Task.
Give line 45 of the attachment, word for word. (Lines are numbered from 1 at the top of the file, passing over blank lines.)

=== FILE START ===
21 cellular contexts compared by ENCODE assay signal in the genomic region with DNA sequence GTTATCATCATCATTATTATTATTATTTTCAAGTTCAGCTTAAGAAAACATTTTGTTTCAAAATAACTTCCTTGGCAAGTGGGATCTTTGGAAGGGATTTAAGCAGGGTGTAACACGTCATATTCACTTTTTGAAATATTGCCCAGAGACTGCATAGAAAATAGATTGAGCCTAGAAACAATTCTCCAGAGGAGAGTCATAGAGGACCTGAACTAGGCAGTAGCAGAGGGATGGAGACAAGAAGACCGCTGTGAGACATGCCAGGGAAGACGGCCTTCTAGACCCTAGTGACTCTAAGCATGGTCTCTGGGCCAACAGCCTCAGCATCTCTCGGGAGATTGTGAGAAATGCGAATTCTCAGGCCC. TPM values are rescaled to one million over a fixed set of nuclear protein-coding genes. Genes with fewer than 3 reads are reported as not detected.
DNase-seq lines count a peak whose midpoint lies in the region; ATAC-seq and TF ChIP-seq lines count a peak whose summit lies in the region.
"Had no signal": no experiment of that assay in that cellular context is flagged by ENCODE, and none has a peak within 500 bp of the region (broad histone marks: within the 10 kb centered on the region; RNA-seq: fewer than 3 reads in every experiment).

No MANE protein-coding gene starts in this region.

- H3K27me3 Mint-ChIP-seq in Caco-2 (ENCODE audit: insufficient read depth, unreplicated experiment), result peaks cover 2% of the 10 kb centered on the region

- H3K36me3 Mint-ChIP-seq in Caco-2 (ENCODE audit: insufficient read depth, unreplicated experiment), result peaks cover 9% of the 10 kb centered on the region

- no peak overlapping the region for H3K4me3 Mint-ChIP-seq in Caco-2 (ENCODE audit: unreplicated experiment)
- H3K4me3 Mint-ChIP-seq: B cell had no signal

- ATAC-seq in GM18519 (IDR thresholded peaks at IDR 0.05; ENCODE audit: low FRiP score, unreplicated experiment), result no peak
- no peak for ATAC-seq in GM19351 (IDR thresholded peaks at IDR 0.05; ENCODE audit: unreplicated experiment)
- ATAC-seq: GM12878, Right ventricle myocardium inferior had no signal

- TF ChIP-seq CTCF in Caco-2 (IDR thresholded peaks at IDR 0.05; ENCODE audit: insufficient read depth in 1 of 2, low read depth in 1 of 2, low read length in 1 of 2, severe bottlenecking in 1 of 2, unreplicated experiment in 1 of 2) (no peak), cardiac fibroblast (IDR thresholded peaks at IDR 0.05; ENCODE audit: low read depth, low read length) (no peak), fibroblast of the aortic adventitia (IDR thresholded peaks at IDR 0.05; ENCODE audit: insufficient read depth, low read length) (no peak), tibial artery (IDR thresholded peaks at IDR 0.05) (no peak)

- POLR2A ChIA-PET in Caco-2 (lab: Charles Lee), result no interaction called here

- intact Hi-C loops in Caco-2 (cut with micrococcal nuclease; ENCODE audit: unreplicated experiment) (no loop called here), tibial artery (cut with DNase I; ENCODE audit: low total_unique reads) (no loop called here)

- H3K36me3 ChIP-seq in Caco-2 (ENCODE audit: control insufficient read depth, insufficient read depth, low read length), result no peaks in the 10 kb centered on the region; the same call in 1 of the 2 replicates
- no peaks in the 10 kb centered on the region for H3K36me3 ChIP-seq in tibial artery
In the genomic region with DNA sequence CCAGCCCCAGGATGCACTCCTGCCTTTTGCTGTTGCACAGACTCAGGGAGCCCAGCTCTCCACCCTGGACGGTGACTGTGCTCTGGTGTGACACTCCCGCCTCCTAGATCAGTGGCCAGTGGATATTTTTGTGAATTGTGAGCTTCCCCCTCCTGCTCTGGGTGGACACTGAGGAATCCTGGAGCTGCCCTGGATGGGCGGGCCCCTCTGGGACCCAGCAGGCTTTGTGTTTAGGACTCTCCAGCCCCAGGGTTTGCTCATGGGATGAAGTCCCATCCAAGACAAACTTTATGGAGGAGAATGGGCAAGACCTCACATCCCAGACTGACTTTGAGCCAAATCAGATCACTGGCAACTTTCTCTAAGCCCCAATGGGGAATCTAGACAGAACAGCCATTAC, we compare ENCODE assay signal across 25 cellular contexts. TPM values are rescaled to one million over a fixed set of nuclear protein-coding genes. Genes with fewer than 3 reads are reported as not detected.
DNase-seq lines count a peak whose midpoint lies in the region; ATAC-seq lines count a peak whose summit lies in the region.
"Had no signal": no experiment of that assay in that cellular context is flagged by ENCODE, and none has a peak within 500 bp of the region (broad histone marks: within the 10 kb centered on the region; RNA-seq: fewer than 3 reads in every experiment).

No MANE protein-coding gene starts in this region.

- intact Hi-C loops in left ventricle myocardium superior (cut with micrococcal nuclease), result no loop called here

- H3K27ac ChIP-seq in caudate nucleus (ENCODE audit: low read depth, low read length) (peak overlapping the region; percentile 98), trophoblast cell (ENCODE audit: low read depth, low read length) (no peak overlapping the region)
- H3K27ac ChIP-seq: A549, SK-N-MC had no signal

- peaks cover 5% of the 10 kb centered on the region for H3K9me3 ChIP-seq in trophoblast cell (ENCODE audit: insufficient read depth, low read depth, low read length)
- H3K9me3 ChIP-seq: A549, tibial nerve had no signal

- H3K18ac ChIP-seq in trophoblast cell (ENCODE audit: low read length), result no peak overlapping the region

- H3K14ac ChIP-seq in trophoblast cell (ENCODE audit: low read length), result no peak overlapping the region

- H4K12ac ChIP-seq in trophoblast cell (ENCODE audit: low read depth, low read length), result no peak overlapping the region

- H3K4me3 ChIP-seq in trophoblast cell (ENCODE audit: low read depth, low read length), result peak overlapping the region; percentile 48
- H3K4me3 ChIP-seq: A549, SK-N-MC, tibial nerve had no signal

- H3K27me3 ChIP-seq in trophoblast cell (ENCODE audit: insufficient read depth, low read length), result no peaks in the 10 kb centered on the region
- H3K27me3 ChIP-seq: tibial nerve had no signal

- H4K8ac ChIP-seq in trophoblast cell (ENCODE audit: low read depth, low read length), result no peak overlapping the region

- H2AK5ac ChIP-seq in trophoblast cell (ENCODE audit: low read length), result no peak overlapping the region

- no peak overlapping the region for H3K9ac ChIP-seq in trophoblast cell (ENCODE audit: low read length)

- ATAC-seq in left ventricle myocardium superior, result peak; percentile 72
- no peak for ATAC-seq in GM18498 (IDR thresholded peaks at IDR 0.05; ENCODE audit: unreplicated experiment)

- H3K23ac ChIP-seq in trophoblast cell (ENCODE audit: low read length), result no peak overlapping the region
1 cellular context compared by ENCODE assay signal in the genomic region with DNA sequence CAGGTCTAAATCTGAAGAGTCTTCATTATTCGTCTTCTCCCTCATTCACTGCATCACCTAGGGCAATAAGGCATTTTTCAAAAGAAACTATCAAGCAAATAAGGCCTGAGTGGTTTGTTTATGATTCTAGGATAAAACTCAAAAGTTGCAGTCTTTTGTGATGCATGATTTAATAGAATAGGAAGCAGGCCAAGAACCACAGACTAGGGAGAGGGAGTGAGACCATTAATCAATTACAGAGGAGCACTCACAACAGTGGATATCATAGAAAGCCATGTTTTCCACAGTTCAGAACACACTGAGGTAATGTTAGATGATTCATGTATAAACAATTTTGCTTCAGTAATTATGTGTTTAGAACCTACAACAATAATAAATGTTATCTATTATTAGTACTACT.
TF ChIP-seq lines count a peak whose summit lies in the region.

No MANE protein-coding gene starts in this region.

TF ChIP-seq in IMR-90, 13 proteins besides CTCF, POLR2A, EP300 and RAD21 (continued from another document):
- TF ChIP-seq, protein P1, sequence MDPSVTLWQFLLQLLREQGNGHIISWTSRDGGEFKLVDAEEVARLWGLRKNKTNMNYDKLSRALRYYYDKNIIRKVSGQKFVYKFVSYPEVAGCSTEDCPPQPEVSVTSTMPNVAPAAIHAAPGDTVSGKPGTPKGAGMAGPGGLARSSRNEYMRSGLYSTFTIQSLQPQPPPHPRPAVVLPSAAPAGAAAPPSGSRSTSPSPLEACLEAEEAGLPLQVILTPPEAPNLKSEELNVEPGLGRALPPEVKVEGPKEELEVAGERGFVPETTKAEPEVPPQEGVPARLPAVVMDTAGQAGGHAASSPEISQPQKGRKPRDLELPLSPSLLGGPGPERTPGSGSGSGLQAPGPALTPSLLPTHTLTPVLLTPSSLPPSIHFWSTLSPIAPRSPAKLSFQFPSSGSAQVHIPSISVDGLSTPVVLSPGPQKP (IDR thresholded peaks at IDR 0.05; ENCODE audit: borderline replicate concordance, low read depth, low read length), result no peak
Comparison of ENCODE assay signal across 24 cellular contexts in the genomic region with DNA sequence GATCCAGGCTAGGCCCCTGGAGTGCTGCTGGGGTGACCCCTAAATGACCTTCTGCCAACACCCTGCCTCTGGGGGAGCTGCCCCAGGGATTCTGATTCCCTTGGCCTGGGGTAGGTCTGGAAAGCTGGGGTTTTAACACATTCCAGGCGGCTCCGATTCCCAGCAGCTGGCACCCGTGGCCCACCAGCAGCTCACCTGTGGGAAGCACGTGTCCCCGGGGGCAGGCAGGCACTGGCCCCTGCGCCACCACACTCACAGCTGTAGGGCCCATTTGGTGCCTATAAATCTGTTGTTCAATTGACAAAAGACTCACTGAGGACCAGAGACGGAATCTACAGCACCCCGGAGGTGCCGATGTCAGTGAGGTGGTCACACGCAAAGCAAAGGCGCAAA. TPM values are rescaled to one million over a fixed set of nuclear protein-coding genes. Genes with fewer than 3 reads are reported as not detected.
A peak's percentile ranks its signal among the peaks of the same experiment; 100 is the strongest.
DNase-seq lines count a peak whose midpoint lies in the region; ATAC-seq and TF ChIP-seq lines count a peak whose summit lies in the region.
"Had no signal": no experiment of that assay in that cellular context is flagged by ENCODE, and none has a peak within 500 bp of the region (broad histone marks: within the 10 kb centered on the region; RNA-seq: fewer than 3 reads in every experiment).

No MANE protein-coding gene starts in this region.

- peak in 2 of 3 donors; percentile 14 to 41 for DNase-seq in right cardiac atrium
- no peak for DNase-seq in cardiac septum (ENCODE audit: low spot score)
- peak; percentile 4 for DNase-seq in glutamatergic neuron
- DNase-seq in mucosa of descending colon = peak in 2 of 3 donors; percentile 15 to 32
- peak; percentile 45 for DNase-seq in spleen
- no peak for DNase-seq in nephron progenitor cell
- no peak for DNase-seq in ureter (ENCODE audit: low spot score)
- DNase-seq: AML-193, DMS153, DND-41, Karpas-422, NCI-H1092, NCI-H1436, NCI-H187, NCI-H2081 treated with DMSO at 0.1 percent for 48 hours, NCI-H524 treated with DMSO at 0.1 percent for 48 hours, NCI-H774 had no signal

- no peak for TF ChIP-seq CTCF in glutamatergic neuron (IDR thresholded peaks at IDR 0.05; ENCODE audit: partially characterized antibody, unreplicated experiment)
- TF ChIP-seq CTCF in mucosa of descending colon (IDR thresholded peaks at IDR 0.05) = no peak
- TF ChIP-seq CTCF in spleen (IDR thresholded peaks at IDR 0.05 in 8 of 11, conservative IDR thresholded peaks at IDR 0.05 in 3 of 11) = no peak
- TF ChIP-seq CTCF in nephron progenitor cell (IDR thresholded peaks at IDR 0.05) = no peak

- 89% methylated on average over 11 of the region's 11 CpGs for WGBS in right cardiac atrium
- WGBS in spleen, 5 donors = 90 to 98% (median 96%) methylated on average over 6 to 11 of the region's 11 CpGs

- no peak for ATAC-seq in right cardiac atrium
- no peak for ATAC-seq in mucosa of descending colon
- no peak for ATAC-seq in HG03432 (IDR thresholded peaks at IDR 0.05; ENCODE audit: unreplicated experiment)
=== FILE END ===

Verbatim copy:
A peak's percentile ranks its signal among the peaks of the same experiment; 100 is the strongest.